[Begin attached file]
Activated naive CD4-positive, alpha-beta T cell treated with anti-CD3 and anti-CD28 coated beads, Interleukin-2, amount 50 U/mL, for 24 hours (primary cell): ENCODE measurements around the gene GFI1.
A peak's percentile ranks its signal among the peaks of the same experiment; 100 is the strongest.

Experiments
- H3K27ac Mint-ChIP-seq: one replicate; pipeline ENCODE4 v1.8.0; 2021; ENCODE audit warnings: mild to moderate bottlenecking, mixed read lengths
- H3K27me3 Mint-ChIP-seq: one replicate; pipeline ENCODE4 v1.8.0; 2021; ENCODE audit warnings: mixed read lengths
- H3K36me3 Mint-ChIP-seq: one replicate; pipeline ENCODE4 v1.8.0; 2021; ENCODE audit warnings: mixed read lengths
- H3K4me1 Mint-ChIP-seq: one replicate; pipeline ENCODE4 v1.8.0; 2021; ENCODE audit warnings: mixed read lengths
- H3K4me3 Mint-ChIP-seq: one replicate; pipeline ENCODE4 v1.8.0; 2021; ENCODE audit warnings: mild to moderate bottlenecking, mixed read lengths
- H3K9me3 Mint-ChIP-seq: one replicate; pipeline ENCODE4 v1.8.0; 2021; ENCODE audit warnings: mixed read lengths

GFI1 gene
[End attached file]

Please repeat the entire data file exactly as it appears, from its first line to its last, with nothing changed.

Activated naive CD4-positive, alpha-beta T cell treated with anti-CD3 and anti-CD28 coated beads, Interleukin-2, amount 50 U/mL, for 24 hours (primary cell): ENCODE measurements around the gene GFI1.
A peak's percentile ranks its signal among the peaks of the same experiment; 100 is the strongest.

Experiments
- H3K27ac Mint-ChIP-seq: one replicate; pipeline ENCODE4 v1.8.0; 2021; ENCODE audit warnings: mild to moderate bottlenecking, mixed read lengths
- H3K27me3 Mint-ChIP-seq: one replicate; pipeline ENCODE4 v1.8.0; 2021; ENCODE audit warnings: mixed read lengths
- H3K36me3 Mint-ChIP-seq: one replicate; pipeline ENCODE4 v1.8.0; 2021; ENCODE audit warnings: mixed read lengths
- H3K4me1 Mint-ChIP-seq: one replicate; pipeline ENCODE4 v1.8.0; 2021; ENCODE audit warnings: mixed read lengths
- H3K4me3 Mint-ChIP-seq: one replicate; pipeline ENCODE4 v1.8.0; 2021; ENCODE audit warnings: mild to moderate bottlenecking, mixed read lengths
- H3K9me3 Mint-ChIP-seq: one replicate; pipeline ENCODE4 v1.8.0; 2021; ENCODE audit warnings: mixed read lengths

GFI1 gene